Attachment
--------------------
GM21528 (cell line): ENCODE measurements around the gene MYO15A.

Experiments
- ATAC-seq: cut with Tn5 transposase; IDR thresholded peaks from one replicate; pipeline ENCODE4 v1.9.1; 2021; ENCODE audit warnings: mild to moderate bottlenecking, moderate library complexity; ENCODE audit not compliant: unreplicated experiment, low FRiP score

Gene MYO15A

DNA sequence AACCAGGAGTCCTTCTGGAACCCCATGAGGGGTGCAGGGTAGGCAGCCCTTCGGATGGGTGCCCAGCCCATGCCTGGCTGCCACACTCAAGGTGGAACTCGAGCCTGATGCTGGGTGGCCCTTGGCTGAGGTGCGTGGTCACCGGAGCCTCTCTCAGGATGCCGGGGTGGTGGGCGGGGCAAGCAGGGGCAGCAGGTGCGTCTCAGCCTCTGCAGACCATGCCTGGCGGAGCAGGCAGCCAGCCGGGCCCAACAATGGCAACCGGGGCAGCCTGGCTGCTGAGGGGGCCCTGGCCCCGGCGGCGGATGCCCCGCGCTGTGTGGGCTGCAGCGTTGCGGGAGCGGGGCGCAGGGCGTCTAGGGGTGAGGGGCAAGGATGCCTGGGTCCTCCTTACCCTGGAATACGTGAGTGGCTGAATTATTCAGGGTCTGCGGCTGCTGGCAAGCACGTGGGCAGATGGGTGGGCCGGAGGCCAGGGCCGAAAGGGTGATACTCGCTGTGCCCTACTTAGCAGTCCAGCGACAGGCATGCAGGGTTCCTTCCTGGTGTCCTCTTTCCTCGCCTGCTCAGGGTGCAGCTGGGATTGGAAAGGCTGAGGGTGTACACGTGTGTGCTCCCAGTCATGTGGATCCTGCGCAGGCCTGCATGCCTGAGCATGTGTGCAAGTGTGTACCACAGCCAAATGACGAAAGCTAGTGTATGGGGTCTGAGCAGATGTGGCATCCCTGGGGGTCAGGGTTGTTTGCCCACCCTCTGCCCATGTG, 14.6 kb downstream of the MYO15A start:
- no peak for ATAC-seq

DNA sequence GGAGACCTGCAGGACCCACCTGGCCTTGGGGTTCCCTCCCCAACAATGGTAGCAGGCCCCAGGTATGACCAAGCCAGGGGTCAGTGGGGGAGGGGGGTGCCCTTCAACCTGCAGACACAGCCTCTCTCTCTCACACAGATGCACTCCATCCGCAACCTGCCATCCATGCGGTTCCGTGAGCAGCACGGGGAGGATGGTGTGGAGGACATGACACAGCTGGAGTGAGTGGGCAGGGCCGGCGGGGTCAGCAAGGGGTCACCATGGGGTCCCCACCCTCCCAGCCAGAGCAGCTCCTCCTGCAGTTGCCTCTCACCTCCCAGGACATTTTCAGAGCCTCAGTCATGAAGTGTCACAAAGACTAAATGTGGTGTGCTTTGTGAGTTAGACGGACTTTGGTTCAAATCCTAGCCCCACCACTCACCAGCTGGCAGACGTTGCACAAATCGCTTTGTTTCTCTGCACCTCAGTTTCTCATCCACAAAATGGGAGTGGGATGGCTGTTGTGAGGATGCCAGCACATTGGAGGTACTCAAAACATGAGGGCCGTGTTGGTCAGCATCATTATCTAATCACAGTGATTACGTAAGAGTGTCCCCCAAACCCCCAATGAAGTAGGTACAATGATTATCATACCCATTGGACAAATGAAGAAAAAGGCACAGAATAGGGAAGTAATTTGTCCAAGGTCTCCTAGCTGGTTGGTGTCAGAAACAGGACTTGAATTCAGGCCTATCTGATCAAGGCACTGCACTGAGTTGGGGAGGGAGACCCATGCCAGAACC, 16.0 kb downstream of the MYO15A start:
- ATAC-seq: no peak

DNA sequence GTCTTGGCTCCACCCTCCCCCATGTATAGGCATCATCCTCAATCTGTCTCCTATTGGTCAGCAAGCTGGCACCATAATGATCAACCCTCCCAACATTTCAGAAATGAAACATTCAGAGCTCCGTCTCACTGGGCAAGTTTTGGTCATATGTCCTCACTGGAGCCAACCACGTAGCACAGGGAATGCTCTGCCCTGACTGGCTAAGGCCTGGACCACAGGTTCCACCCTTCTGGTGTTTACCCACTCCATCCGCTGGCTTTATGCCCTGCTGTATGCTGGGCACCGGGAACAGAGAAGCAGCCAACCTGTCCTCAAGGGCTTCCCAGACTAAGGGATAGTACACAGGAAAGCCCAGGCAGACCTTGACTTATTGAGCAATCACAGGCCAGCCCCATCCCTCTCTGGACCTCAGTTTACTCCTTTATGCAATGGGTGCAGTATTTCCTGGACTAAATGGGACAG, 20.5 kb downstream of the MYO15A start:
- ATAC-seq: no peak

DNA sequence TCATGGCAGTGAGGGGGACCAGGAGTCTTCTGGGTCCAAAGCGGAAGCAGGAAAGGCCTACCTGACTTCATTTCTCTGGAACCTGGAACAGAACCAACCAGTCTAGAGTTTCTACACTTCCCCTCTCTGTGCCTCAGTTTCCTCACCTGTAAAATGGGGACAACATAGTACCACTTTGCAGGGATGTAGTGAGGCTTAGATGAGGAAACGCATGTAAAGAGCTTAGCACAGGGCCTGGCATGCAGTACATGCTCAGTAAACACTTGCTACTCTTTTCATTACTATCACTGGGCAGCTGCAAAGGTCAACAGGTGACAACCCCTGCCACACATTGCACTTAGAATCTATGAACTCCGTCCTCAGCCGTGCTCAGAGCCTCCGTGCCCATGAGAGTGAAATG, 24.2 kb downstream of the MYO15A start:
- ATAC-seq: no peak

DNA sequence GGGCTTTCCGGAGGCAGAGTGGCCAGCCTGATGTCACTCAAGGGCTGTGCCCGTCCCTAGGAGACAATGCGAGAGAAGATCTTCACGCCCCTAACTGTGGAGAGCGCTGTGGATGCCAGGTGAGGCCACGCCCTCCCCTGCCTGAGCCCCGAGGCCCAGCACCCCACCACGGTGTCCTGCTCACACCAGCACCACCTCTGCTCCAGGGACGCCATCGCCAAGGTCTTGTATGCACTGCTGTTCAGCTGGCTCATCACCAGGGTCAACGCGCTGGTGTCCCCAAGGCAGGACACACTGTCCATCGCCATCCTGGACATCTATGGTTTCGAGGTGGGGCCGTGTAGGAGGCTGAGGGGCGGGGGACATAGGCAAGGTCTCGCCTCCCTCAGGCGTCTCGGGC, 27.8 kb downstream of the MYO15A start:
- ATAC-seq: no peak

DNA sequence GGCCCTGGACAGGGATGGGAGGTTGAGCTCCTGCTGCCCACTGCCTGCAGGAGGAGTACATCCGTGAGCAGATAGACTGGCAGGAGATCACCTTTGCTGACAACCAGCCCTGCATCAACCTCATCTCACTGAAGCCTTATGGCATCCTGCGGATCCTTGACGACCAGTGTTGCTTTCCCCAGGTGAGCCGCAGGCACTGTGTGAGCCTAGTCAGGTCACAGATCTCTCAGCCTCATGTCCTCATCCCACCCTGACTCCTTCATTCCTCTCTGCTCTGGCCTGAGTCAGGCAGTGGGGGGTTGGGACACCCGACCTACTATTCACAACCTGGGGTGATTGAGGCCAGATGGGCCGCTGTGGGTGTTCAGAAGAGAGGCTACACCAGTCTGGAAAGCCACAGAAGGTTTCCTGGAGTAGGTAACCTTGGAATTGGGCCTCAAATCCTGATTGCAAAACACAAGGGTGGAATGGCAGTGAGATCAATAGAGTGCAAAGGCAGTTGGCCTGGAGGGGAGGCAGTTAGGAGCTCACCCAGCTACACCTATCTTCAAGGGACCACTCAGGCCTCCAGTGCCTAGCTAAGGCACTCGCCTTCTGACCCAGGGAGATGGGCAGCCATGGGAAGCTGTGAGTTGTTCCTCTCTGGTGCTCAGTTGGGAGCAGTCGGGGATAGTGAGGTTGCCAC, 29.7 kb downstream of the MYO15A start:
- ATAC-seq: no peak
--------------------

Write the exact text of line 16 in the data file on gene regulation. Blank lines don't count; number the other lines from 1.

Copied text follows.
- ATAC-seq: no peak